May 17, 2012

Bogotá Dreaming

The very first thing he saw in the morning when he opened the door was a freshly deposited mountain of shit in the sidewalk right in front of the building. For a moment Tanai wondered whether the excrement was human or canine, but an invisible cloud of fetid gases made him rush away. The answer came a few steps later when he saw a paper flier with a dark brown smear. Certainly, dogs do not often choose to clean their arses after doing their business. He kept on walking down Carrera 15 trying to forget such nasty images of human misery. This side of the street featured old houses with some kind of English design, mostly made of red bricks, or so his aunt used to say. He had been in London a couple of times and although there was a reminiscence, the architecture of the houses in this neighborhood were a lot less elaborated in comparison. The sight of the sidewalk made him upset, the concrete was cracked everywhere, patched hundreds of time, and every time the sidewalk was left worse than it was before, neglected for decades, the iron lids that protected the water meters from the aqueduct were missing, stolen by someone to sell them as recyclable material, and pieces of trash and broken glass were scattered everywhere. It disgusted him, a decade ago when he was permanently living in Bogotá he did not even noticed the decadence. He doubted ten years ago the sidewalk was in any better condition. 


At the end of the street there was a pharmacy and hanging from a poster by the entrance he spotted the winning lottery number. He had not bought a lottery ticket this week, the full prize was almost thirteen millions euros. What would he do if he won the lottery? He asked himself. There was a one in eight million chance of winning, he knew, a slim chance but not an impossibility. If he won, he would give one third of the money to his mother, one third to his aunt, and one third to himself. He tried to calculate in his mind how much there was left for him taking into account that there was a twenty percent tax on the full amount. Roughly three-and-a-half million euros, he calculated. He thought he would not quit his future job in London, he would buy a nice house there though, not too big. And he would take his girlfriend to holidays in Bora Bora, he imagined himself with her living in a little wooden hut built over the crystalline turquoise waters, just as they had seen online in some pictures. He missed her dearly and promised himself he will take her to Bora Bora whether he won the lottery or not.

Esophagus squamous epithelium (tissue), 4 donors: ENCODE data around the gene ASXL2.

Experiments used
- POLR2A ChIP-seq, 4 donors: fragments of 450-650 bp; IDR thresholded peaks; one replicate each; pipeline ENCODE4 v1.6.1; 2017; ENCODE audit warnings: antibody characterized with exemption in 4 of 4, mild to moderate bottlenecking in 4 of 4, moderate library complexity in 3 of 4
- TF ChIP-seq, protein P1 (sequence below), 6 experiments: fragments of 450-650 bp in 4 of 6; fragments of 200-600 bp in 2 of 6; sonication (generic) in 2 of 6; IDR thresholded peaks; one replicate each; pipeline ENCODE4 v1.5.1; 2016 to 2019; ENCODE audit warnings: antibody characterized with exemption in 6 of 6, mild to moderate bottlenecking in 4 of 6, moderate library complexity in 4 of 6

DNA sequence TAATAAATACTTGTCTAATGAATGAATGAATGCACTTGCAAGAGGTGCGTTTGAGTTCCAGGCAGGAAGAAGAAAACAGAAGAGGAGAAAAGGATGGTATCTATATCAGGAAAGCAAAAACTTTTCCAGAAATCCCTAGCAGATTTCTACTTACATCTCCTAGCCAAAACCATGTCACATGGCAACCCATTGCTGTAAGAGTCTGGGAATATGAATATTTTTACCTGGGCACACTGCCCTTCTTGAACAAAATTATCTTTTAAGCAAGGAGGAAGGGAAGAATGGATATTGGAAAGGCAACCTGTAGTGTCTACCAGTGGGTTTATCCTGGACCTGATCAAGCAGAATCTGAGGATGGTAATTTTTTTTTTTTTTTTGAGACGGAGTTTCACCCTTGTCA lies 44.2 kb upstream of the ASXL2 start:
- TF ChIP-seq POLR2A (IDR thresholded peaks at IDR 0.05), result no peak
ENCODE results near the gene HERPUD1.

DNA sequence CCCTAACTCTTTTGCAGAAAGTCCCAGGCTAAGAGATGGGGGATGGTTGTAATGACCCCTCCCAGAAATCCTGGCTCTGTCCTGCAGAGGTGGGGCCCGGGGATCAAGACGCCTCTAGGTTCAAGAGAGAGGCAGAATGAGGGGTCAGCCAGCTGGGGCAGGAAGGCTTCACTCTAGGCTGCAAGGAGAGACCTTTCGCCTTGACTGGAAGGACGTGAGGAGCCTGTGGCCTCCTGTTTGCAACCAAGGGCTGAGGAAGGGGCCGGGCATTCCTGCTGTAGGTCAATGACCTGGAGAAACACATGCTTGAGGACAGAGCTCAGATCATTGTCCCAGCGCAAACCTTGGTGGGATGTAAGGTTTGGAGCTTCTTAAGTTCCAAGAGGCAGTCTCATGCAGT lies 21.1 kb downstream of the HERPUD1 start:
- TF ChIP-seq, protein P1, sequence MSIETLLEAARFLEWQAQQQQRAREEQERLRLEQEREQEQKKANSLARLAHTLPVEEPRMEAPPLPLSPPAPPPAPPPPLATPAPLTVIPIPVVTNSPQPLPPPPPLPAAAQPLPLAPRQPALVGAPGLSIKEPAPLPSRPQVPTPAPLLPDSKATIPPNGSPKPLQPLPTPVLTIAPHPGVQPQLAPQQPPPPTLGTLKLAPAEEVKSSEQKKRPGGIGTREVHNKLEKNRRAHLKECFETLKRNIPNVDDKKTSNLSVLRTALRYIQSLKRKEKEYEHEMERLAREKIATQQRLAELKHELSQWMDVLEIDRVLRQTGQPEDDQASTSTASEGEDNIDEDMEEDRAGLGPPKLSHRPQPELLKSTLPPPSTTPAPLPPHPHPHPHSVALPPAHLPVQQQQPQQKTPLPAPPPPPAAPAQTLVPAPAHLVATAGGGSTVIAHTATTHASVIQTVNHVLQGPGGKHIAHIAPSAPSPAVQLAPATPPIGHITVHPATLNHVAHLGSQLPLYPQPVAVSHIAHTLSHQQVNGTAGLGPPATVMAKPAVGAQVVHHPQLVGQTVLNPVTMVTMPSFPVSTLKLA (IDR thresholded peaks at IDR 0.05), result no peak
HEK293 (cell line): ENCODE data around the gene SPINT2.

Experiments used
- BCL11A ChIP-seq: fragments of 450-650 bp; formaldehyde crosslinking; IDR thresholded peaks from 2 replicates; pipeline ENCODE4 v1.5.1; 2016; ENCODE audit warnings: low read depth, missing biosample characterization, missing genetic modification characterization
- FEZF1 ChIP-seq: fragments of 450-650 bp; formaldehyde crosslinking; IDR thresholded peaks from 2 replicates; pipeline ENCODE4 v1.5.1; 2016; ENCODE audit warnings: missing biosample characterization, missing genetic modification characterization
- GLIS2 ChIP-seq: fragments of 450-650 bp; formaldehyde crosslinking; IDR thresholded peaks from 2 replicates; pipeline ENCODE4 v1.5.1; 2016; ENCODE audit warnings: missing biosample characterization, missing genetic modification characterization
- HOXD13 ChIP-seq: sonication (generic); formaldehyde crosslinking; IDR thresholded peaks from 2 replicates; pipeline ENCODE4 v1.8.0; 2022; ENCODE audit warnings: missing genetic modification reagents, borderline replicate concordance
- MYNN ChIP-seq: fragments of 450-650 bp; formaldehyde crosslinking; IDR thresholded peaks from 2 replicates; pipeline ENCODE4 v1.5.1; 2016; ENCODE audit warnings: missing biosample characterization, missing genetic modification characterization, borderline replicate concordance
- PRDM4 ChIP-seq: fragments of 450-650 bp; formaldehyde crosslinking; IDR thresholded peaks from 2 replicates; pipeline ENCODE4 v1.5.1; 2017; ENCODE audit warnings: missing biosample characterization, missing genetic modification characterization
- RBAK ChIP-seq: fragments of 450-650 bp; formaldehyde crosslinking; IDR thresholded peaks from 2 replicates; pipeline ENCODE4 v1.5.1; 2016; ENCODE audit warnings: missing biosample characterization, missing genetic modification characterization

He crossed the street, right in front of the pharmacy there was a busy bakery. Standing by the entrance there was a beggar. An old man, fifty or sixty, he had a long white bear, and although he was balding the remaining hair in his head was still black. The old man clothes were ragged and discolored, they might have been black once, now they were a sad pale green. The old man muttered to a woman that was exiting the bakery with a bag full of bread, “madrecita, a coin or a piece of bread, I'm hungry, god bless you,” his voice was barely perceptible. The woman ignored him completely and after she had passed away, the beggar started whispering a hundred different insults. Tanai was not surprised and just kept on walking east along Calle 28. When he reached Caracas Avenue he saw the giant Transmilenio buses, packed with passengers beyond maximum capacity, flying, fast like red thunder. A few million years ago our ancestors were hanging from tree branches, now we hang from bus handrails. He thought that was really funny. As he waited for the traffic lights to change he focused his sight on a gray pillar with thick bold letters that read Calle 26, by the Transmilenio station. A decade ago there had been analogue clocks in each pillar of every station, now there were none. He wondered if it had been too troublesome to keep the clocks working that they decided to get rid of them. What does that say about people in Bogotá? He reflected. The traffic light for pedestrian shifted green, he crossed but before he was on the other side of the street the pedestrian light had already changed to red. How annoying! Who the heck timed this lights? He thought.